Even In Your Sleep (Down a Dark Hall – Book Review)

Down a Dark Hall
Author: Lois Duncan
Published: 1974

On Goodreads

Down a Dark Hall

My Rating: Full boltFull boltFull boltFull bolt

The terror is real only in her dreams.

Kit is dropped off at Blackwood School for Girls along with others. Each of them possess unique traits. Strange things begin happening around the grounds. Kit is having weird dreams and sleep walking. With each passing day, it gets stranger. She knows evil lurks down the dark halls, but she only sees it when she’s asleep. How can she escape? How can she get free if no one will believe her when her fears are only in her dreams? Or are they?

Like Duncan’s other books that I’v read, this was pretty good. She brought the supernatural element again to one of her novels. The dark halls of Blackwood are chilling and creepy. There are many unexplainable instances. Sleepwalking. Dreams of dead people. And becoming oddly talented and skilled at something you typically aren’t.

Kit experiences all of this and she’d love to run away. Her parents dumped her on the doorstep of this private school and didn’t look back as they to go on their honeymoon. Jerkfaces. Lucky for Kit, she made some friends. I really like the story. As you progress, the story intensifies until BAM! Everything breaks loose and Kit is feeling helpless.

With supernatural forces at work, I’m a little unnerved. Losing control is scary. It’s a feeling that can make anybody go over the edge, which is exactly what happens with Kit and her friends.

I found the characters to be quite like-able…except for Headmistress Madame Duret. She can go jump in a ditch because there is a special place for a person that lets ghosts possess teenagers. Kit was a strong-headed girl and has no time for bullshit. She also doesn’t leave her friends behind, which puts her in a high place on my list.

Each of the girls were having different things happening to them that were unexplainable. Kit was hearing music everywhere. Her closest friend, Sandy, was creating poetry, which doesn’t seem all that bad, but it was in foreign languages. The other girls, too. It was alarming and I wanted to figure this book out more. When I did, I was surprised. They weren’t just experiencing supernatural events but were pulled into them, getting possessed by ghosts. And being in the front seat of that was crazy!

This also just came out as a movie. I’m kind of intrigued. Ghosty movies are always chilling to me and I would love to see the differences between it and the book.

Down a Dark Hall

The style Duncan has with her books is one that I love. Incredibly simple and attention grabbing. She knows all the tricks to make a person go investigate the dark and creepy places, though they probably shouldn’t. There’s bread crumbs of curiosity behind with a twist of scary. And the TWIST! There always a twist, and Duncan did NOT disappoint. It gets me going and like it. This was also a quick read. Her novels aren’t usually long.

Overall

While I can’t say this is some epic literary piece, it was pretty epic. Period. She really approached the teen slasher/supernatural genre with great skill. These are instant classics in my opinion. A fun read to indulge in when you want goosebumps, like a story you tell around the campfire.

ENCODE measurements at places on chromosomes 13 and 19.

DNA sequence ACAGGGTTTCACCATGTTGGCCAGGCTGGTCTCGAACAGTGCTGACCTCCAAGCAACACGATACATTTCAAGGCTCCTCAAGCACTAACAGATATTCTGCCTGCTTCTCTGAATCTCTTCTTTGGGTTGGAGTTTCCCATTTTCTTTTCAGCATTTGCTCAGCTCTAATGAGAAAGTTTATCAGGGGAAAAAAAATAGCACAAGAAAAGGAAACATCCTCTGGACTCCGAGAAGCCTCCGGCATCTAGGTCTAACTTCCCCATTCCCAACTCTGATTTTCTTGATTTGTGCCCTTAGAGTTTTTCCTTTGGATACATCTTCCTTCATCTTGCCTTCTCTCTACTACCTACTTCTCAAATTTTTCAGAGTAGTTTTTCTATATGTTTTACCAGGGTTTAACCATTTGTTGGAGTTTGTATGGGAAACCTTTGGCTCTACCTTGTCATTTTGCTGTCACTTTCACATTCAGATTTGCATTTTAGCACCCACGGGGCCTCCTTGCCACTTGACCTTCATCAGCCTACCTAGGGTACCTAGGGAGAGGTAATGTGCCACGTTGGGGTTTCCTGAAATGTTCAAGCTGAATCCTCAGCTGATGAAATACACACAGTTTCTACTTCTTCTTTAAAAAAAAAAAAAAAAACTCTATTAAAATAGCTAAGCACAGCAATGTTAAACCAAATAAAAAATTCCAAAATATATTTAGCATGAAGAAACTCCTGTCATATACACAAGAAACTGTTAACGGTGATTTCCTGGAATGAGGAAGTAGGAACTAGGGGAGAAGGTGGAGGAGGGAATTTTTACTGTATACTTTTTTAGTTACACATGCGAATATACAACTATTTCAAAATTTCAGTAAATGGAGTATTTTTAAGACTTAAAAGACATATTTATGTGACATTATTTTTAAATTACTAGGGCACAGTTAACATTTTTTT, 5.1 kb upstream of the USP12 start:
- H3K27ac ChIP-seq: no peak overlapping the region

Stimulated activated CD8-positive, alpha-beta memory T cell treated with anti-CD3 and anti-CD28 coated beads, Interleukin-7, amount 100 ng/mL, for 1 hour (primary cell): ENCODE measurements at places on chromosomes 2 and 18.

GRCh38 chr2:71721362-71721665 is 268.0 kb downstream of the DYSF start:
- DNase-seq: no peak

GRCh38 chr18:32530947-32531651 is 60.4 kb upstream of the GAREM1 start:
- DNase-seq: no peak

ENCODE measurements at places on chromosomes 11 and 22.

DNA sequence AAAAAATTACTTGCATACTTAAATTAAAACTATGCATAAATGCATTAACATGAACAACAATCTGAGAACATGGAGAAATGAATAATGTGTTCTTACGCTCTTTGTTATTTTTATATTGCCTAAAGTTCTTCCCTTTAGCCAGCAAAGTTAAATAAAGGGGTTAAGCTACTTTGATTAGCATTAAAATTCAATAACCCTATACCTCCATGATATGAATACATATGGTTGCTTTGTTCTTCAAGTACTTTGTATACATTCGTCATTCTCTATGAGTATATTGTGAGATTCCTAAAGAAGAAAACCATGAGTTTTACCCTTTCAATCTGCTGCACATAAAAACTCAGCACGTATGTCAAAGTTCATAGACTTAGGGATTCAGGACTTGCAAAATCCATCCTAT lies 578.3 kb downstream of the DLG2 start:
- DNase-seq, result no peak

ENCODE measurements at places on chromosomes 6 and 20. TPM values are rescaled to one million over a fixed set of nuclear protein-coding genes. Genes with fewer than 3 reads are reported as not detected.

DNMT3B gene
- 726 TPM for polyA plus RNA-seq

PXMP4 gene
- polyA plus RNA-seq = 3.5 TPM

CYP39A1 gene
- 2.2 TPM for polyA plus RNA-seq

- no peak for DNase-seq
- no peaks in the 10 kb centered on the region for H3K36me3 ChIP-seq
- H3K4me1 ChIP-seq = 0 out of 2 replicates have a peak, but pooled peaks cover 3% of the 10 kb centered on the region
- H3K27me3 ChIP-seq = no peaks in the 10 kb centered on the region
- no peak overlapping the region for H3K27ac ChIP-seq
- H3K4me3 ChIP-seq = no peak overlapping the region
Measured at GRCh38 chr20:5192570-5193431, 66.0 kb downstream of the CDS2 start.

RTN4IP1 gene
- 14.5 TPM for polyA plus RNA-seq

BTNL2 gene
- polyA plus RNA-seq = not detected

Quotables:

“Somewhere in the quiet dormitory someone had shrieked, In pain? In terror? Perhaps only from a nightmare, and yet, perhaps for some other reason. For—help?” (p. 42)

More to come soon…

-K.

P.S. Song today? Help I’m Alive by Metric

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Come to the Dark Side…I Have Cake (If There Be Thorns – A Book Review)

If There Be Thorns
Author: V.C. Andrews
Published: 1981

On Goodreads

ITBT

My Rating: Full boltFull boltFull boltFull bolt

 

They hide the shocking truth to protect their children. But someone who knows their dark secret is watching.

Jory is fourteen and on his way to being an amazing ballet dancer, just like his mom. Bart has a wild imagination for a nine year old, always going off and having amazing adventures. Then came Cindy, a gift that Cathy has been wishing for for years.

Years have passed, Cathy and Christopher have finally found love in one another and married. They have a lovely home with their children and it’s what they have always dreamed of, but then an elderly woman completely veiled in black and her strange butler move into the large house next door that’s been empty for a long time. Soon, Bart is lured over and starts to spend most of his time with her. He changes with each visit, growing angry and violent with his family. Jory watches on, trying to figure out how he can help his little brother, but then he overhears Mom and Dad talking about an attic and how they can’t relive those days, leaving Jory with even more questions.

 

This was a good turn in The Dollanganger series. I really enjoyed this! It was a new take in it and really changed things up. There’s a brand new story, but still, the dreadful past remains at The Dolls’ heels, haunting them and now their children.

First things first, I loved that this was from a new set of POVs. Jory and Bart are the next generation of The Dolls and they have their own story. They’re not the same as Cathy and Chris, but they also have their own tribulations because of what they did in the past. It was refreshing and just absolutely fantastic. I felt as if the story was beginning to feel stale, but this helped revive it for me.